Simply spectacular! The Grand Canyon of Yellowstone, as it is called, varies between 800 and 1200 feet deep. Here's a closer look.
Now that was worth the entire drive.
There are lots of great trails in the canyon area, so I'm looking forward to getting back here.
Canyon Village to Norris - 12 miles
This part of the drive was probably the least interesting. There was a lot of burned out area and not too many points of interest until the Norris Geyser Basin. However, we passed up whatever there was to see as we had hopes of making it to Old Faithful before dark. And, our tentative plan is to move to the Mammoth Hot Springs area north of Norris before we move toward Oregon, so we'll have another shot.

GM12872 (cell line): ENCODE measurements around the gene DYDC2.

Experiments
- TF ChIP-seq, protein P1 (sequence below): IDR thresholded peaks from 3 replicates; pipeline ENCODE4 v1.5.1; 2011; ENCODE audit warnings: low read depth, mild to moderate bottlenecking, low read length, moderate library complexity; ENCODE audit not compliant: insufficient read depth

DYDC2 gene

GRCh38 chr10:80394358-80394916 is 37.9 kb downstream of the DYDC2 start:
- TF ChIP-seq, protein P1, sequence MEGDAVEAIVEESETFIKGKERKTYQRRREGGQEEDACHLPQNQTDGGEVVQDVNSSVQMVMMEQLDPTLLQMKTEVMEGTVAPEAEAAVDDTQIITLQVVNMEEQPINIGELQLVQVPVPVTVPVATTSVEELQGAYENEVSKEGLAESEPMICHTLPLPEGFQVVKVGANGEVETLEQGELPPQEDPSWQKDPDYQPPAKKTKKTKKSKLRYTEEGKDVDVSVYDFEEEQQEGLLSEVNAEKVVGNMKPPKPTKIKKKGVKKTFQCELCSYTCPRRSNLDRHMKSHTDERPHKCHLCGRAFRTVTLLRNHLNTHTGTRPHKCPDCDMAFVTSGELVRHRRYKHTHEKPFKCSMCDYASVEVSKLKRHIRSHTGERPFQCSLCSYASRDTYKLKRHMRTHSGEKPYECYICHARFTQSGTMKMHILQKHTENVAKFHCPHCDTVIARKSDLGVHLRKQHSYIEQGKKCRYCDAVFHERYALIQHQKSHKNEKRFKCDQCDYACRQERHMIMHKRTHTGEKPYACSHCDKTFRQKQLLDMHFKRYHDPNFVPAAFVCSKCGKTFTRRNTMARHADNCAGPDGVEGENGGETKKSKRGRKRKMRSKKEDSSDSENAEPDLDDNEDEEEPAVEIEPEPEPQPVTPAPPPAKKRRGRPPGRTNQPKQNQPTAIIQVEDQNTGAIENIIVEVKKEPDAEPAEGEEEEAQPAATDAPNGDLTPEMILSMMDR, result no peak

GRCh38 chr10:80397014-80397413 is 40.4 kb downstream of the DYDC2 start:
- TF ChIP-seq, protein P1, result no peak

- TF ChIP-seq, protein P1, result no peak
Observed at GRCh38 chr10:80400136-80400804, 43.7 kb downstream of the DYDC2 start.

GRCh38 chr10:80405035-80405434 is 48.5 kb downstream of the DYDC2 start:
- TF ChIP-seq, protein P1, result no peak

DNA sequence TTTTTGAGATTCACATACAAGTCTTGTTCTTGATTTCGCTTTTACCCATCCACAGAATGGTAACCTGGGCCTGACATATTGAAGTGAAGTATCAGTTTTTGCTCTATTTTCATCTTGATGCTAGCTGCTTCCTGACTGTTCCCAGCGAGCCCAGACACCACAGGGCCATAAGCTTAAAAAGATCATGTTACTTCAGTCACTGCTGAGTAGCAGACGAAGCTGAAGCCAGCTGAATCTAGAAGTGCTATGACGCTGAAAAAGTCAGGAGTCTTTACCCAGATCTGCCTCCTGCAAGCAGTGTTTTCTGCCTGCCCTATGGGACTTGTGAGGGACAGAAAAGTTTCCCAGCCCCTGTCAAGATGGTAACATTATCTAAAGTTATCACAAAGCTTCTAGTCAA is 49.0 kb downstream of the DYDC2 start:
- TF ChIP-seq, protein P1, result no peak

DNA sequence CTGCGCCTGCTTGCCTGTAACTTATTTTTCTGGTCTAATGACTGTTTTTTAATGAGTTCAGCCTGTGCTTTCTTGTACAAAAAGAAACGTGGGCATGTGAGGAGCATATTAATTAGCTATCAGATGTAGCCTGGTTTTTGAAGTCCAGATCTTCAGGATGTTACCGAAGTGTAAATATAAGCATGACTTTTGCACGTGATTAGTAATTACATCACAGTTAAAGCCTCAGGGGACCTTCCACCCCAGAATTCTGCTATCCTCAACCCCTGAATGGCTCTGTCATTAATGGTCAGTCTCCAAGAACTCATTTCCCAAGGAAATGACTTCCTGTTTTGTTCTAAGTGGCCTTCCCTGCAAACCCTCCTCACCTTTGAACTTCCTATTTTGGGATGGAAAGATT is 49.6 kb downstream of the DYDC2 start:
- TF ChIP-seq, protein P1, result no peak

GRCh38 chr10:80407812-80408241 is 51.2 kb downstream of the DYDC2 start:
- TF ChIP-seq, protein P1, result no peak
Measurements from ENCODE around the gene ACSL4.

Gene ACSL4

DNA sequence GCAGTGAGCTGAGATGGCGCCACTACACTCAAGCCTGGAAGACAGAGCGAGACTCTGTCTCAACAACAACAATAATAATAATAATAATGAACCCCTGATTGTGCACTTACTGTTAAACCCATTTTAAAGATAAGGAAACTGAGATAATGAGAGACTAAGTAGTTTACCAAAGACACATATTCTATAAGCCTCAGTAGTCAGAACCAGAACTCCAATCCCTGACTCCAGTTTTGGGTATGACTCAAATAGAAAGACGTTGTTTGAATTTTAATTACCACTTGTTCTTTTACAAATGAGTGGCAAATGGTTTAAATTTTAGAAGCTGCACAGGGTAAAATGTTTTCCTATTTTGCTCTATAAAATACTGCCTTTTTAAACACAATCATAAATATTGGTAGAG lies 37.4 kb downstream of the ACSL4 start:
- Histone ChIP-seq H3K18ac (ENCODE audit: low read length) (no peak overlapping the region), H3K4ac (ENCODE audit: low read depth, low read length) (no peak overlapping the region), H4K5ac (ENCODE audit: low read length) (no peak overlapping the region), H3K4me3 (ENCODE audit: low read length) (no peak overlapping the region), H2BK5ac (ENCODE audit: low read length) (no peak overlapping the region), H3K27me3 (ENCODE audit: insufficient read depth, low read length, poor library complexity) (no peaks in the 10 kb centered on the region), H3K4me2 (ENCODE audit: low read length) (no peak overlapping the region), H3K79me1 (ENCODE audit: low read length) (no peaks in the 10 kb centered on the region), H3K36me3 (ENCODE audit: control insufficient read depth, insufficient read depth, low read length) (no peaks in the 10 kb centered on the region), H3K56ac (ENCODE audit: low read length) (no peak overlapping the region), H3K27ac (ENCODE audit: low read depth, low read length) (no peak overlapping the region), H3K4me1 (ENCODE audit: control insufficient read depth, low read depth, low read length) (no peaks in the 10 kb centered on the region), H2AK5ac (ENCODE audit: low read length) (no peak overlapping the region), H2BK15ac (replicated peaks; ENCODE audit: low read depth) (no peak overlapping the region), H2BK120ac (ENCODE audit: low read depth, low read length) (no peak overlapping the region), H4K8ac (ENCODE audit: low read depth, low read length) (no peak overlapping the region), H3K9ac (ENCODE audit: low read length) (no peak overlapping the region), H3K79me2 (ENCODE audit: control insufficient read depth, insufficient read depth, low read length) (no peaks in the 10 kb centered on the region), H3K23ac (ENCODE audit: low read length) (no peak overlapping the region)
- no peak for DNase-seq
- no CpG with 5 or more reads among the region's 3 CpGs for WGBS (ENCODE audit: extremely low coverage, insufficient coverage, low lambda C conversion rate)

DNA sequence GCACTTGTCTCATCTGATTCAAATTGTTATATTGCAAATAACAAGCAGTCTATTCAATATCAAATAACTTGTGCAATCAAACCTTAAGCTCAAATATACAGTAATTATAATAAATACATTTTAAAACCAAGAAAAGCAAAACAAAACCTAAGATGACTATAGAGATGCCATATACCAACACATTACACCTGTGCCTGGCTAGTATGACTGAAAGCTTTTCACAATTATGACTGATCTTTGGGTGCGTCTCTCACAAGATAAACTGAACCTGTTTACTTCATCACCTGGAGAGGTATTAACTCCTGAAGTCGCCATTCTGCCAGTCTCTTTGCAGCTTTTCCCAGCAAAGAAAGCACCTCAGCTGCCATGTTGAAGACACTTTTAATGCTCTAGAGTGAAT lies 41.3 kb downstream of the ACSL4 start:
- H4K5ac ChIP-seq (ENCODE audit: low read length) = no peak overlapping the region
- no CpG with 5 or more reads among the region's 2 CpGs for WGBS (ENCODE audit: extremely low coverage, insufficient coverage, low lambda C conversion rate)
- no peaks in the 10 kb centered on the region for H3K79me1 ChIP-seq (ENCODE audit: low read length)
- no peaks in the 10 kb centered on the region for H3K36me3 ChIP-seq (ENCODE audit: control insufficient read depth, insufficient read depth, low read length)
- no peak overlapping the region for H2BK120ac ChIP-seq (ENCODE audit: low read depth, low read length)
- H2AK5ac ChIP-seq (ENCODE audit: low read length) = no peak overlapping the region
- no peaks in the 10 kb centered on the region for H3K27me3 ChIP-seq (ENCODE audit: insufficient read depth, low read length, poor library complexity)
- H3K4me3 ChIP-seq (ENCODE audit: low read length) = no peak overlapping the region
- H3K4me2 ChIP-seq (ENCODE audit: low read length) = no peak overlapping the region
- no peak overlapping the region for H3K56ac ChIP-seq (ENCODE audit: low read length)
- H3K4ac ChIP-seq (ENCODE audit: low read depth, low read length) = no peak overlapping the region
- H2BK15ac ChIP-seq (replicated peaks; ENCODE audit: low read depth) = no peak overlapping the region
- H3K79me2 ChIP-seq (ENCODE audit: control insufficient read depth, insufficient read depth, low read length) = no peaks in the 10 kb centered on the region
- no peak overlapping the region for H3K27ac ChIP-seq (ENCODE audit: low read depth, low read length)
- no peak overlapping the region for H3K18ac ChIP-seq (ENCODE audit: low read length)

Norris to Madison - 14 miles
This was a very pretty drive through a canyon and valley along the Gibbon River. But we didn't make any stops in this section either - we will next time.
Madison to Old Faithful - 16 miles
At this point, it looked like we were going to make it to Old Faithful by 6:00. However, I didn't realize there were six marked thermal areas along this section.
And when we saw water spewing from a geyser at the Fountain Paint Pot stop, we couldn't resist.
This was a short boardwalk trail with paint pots, mud pots, springs, fumaroles, and geysers.
When we walked to the top of the boardwalk, there were three geysers all going off at the same time.
This is Clepsydra, which tends to spout almost constantly.
Then there was Fountain Geyser that was going crazy.
As we were walking away, some of its spouts splashed water on the boardwalk.